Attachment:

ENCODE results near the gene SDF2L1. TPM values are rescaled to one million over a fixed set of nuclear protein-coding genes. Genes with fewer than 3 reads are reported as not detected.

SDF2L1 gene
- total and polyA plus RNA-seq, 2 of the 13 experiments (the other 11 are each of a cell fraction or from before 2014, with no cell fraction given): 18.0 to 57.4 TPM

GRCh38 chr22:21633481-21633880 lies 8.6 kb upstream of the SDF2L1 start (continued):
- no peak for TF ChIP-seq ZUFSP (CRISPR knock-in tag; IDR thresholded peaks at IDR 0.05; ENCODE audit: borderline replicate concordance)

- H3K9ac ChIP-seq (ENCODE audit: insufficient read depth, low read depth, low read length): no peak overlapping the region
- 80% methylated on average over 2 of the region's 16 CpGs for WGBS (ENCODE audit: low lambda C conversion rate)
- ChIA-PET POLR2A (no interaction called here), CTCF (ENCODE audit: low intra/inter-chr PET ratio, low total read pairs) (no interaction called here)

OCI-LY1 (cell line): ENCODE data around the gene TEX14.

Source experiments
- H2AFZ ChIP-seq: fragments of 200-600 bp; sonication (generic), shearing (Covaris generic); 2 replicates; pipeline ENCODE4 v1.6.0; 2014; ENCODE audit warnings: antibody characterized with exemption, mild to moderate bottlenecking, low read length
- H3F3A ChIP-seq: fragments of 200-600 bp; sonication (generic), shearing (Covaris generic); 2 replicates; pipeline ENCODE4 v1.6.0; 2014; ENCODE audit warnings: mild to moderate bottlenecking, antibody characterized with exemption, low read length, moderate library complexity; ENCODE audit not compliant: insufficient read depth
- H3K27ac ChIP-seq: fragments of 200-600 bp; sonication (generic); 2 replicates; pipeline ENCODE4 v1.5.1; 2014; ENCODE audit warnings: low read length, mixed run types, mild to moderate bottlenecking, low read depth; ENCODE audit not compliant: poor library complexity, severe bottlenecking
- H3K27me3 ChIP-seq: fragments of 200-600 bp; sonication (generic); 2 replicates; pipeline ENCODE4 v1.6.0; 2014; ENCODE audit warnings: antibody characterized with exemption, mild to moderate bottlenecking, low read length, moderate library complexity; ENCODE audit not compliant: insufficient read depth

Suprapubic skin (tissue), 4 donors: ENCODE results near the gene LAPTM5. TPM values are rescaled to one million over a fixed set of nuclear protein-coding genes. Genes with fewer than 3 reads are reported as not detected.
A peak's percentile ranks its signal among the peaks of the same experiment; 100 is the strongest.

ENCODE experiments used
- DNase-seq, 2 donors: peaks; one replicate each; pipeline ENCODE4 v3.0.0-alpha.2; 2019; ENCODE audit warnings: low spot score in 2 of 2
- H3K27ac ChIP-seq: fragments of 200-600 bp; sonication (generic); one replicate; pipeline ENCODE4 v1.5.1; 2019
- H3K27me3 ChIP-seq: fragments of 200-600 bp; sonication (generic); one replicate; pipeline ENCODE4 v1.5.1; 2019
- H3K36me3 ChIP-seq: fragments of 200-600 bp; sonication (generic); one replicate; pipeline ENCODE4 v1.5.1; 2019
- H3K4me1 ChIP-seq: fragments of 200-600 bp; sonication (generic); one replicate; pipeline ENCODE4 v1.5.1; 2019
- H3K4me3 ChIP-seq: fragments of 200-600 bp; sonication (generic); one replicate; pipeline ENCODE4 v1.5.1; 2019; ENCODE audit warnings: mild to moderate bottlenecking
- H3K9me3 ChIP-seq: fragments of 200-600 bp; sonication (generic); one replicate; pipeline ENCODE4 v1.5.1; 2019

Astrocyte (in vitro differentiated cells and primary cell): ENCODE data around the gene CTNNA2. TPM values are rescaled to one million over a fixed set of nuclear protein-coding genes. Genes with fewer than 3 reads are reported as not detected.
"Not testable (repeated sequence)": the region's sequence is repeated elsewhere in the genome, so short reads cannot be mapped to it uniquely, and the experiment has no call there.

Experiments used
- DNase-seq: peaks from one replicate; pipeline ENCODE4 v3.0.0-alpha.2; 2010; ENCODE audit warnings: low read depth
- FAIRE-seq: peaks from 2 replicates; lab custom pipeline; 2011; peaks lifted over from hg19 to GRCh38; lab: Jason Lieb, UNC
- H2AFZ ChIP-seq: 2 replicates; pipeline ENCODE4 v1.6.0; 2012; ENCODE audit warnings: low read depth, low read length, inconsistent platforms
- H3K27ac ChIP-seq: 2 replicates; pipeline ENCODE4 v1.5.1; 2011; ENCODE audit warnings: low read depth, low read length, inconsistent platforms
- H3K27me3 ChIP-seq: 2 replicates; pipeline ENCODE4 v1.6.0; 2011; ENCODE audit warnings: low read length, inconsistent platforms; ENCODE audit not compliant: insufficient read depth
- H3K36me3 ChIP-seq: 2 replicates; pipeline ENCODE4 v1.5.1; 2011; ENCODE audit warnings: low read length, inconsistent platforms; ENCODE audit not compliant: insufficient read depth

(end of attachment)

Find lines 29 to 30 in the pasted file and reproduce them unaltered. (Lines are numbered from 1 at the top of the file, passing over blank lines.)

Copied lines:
- FAIRE-seq: peaks from 2 replicates; lab custom pipeline; 2011; peaks lifted over from hg19 to GRCh38; lab: Jason Lieb, UNC
- H2AFZ ChIP-seq: 2 replicates; pipeline ENCODE4 v1.6.0; 2012; ENCODE audit warnings: low read depth, low read length, inconsistent platforms